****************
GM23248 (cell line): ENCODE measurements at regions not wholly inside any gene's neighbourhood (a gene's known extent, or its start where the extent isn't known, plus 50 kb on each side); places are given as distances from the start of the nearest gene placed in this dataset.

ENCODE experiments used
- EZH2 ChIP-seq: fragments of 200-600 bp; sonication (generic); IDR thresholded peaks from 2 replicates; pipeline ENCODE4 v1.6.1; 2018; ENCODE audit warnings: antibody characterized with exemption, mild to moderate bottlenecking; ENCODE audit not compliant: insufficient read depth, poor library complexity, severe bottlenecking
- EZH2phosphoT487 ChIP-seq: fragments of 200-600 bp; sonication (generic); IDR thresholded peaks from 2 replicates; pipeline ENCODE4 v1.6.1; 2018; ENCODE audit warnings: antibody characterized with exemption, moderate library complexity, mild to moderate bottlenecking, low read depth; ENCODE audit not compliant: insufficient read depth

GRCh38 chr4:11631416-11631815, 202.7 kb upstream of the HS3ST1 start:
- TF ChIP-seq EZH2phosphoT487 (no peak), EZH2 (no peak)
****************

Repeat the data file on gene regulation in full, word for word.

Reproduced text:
GM23248 (cell line): ENCODE measurements at regions not wholly inside any gene's neighbourhood (a gene's known extent, or its start where the extent isn't known, plus 50 kb on each side); places are given as distances from the start of the nearest gene placed in this dataset.

ENCODE experiments used
- EZH2 ChIP-seq: fragments of 200-600 bp; sonication (generic); IDR thresholded peaks from 2 replicates; pipeline ENCODE4 v1.6.1; 2018; ENCODE audit warnings: antibody characterized with exemption, mild to moderate bottlenecking; ENCODE audit not compliant: insufficient read depth, poor library complexity, severe bottlenecking
- EZH2phosphoT487 ChIP-seq: fragments of 200-600 bp; sonication (generic); IDR thresholded peaks from 2 replicates; pipeline ENCODE4 v1.6.1; 2018; ENCODE audit warnings: antibody characterized with exemption, moderate library complexity, mild to moderate bottlenecking, low read depth; ENCODE audit not compliant: insufficient read depth

GRCh38 chr4:11631416-11631815, 202.7 kb upstream of the HS3ST1 start:
- TF ChIP-seq EZH2phosphoT487 (no peak), EZH2 (no peak)